Leh – Turtuk : From the heart of Ladakh to a little village in reclaimed Indian Baltistan, this road traverses through the world’s highest pass, Khardung La at 5602m (disputed) and goes from Buddhist Ladakh to Muslim Turtuk. Hardly forty kilometres out of Leh, the road switchbacks and climbs almost two thousand metres – you can have a breathless snack at Rinchen Cafeteria at the summit of Khardung La under the rapidly fluttering prayer flags. Some parts of the road are snow bound all through the year and it can get insanely cold. Real adventure is in travelling on this road in a public transport bus and see the landscape change from barren to green as it enters Nubra Valley after Diskit reminding us of lost times on the Silk route when the Bactrian camels are spotted in the dunes. Four villages that were a part of Pakistan once, were reclaimed by India in 1971. This road trip is the best way to be spellbound by the customs and food of Baltistan. Army movement means Khardung La is kept open all through the year, I had the greatest adventure of my life while being stuck in a snowstorm atop the Khardung La.
Kinnaur & Spiti – One of the signboards proclaims ‘You are passing through the world’s most treacherous road’ in Kinnaur. Roads have been carved from rough mountainsides, some of the paths are barely believable, for the stunning vistas along the Baspa river. Waterfalls run on the road with huge rocks, it almost feels like heaven. The village of Chitkul in Sangla valley, last on the Indian side before the border with Tibet is a fairytale hamlet with the holy peak of Kinner Kailash visible clearly. The road enters Spiti after crossing the beautiful monastery town of Nako and passes through India’s oldest Gompa at Tabo to run across Kaza and onward to the majestic sight of the moon lake, Chandrataal. The little visited Pin Valley is a wonderful idea for the sheer pleasure of remoteness in Mudh village (the ending point of the Pin Parvati & Bhabha pass trek). The adventure begins (not meant for the faint hearted) after crossing Kunzum La, the drive is essentially on the riverbed of Chandra river after passing the dhaba town of Batal.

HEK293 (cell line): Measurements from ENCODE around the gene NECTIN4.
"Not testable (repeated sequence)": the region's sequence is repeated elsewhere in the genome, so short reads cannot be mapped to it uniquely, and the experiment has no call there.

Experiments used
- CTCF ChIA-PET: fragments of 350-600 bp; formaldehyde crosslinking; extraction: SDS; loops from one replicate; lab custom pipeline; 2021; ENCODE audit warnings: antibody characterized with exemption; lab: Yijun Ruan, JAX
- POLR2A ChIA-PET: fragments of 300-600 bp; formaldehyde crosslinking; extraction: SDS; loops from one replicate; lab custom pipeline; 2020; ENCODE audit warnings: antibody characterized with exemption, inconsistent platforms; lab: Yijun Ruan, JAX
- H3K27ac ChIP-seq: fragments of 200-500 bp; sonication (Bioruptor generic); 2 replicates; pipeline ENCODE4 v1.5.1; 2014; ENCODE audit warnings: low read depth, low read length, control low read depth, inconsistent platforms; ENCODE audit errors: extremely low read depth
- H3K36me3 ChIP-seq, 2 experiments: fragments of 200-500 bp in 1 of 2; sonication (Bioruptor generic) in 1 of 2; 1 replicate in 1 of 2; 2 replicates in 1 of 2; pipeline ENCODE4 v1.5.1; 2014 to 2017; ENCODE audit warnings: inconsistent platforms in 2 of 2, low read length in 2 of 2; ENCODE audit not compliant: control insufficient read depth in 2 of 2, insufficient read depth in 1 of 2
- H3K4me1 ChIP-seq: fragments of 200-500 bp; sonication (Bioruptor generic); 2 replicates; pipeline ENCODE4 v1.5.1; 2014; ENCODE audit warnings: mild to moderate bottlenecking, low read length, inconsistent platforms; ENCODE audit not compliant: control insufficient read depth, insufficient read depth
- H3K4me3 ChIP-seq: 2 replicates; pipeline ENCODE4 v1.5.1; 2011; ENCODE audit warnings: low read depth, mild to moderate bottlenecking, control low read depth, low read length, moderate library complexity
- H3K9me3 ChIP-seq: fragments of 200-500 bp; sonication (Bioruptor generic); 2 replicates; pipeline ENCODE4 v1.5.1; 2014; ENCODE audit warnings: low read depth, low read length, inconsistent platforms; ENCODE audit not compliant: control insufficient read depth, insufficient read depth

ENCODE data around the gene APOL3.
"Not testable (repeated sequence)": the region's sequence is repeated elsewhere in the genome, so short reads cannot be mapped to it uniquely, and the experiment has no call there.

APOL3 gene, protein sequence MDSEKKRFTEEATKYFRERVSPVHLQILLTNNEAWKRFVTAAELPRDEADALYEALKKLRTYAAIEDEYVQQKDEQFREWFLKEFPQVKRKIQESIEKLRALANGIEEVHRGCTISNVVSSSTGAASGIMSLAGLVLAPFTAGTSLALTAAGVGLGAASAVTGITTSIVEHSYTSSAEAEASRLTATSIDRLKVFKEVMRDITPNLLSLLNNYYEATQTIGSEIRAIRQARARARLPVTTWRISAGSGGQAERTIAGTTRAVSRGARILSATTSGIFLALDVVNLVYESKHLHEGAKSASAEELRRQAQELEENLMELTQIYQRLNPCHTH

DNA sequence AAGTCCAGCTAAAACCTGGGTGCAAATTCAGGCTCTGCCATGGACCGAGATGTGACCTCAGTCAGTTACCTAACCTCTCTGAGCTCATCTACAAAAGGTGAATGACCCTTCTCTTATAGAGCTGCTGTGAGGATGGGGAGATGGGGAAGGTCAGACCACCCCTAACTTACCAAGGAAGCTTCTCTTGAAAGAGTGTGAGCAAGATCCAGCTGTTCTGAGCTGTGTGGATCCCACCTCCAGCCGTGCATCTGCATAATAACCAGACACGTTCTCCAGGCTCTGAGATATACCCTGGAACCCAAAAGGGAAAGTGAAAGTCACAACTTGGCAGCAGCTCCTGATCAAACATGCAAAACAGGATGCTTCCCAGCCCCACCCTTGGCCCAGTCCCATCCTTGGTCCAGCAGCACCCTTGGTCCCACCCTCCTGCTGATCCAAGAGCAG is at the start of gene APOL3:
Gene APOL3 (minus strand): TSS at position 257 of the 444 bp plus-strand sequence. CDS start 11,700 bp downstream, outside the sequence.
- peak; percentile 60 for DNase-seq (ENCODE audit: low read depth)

Lachen – Gurudongmar Lake – At 5140m, this might be the highest lake you will ever go to for an adventure of a lifetime. The crystal clear emerald blue-green waters of the lake are sacred for Hindus and Buddhists and the lake is set amidst sharp, snowy peaks. The views are as enthralling as much as the drive itself. Hardly 60 kilometres from the pretty town of Lachen with a small Gompa in North Sikkim, this drive takes you to the high altitude Tibetan plateau. Crazy adventure junkies would be excited to know that the beautifully located village of Thangu in Chopta Valley at 4200m is a wonderful place to stay the night and marvel at the landscapes at sunrise and experience life in a remote village in Sikkim. It lies very close to the Chinese border and has an out of the world feel. Sipping warm tongba (Sikkimese barley beer) on cold snowy nights could be the perfect recipe for life!!
Kaza – Komic : Refuel at the world’s highest retail outlet and take a trip to the whitewashed, legendary villages of Spiti. The spectacular sight of Ki Monastery and cham dance (masked dance) will make you wonder about the rich heritage and history of our counry. The road winds among clouds and passes through Hikkim-Langza-Demul-Komic. Gaze in wonder at the huge statue of the Medicine Buddha at Langza under the huge peaks of Chau Chau Kang Nilda. Geologists and enthusiasts would be thrilled to know that the black mountains around Langza are home to a variety of fossils. These are some of the highest villages that are permanently inhabited, a glorious adventure would be to stay at one of the homestays and live the local way of life. At 4587m, Komic Monastery is the highest in India and the Mahakala temple has a stuffed snow leopard at the entrance. Send some postcards on a high in Hikkim, the world’s highest post office at some 4200m?? Lose yourself at the crossroads and listen to the voice of your heartbeat. It will tell you ‘If life was meant to be lived in one place, we would have roots instead of feet.’
Mid July to mid October is usually the best time to go for these road trips. All of them are high altitude journeys and the risk of AMS is a real threat. Prepare accordingly and remember to acclimatise slowly.
“Nothing behind me, everything ahead of me, as is ever so on the road.”
― Jack Kerouac, On the Road